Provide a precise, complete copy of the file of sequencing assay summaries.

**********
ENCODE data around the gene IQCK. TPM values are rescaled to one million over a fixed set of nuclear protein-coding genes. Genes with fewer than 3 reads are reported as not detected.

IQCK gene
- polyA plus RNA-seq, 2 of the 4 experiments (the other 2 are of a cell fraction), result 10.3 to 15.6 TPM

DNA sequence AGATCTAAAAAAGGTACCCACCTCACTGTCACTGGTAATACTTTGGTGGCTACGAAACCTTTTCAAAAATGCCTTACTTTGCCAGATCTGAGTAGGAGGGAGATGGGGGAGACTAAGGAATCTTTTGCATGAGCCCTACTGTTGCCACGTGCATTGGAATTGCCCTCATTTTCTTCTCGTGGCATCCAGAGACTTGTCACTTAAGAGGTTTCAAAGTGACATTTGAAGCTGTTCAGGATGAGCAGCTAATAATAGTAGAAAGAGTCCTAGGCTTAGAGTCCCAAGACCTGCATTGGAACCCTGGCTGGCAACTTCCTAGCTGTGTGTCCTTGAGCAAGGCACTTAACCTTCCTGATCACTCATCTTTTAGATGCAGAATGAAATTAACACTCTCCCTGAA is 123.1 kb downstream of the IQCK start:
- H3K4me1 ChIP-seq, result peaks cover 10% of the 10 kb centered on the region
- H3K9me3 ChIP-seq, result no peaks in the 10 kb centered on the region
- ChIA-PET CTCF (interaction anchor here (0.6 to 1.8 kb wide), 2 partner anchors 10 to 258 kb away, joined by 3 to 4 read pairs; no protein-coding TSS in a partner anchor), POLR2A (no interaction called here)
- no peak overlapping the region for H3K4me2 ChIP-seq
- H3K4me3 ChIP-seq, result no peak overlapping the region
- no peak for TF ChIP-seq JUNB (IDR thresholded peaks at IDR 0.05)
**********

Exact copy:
ENCODE data around the gene IQCK. TPM values are rescaled to one million over a fixed set of nuclear protein-coding genes. Genes with fewer than 3 reads are reported as not detected.

IQCK gene
- polyA plus RNA-seq, 2 of the 4 experiments (the other 2 are of a cell fraction), result 10.3 to 15.6 TPM

DNA sequence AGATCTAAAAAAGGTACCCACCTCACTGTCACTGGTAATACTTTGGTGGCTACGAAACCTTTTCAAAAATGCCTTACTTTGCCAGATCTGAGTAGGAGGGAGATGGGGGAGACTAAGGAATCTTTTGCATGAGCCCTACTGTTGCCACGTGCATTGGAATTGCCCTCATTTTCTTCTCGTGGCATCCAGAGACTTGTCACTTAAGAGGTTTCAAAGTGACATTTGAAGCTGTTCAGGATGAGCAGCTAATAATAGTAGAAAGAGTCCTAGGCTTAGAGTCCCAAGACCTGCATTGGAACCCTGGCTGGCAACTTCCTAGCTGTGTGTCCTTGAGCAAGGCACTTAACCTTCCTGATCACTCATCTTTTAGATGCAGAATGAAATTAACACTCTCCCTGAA is 123.1 kb downstream of the IQCK start:
- H3K4me1 ChIP-seq, result peaks cover 10% of the 10 kb centered on the region
- H3K9me3 ChIP-seq, result no peaks in the 10 kb centered on the region
- ChIA-PET CTCF (interaction anchor here (0.6 to 1.8 kb wide), 2 partner anchors 10 to 258 kb away, joined by 3 to 4 read pairs; no protein-coding TSS in a partner anchor), POLR2A (no interaction called here)
- no peak overlapping the region for H3K4me2 ChIP-seq
- H3K4me3 ChIP-seq, result no peak overlapping the region
- no peak for TF ChIP-seq JUNB (IDR thresholded peaks at IDR 0.05)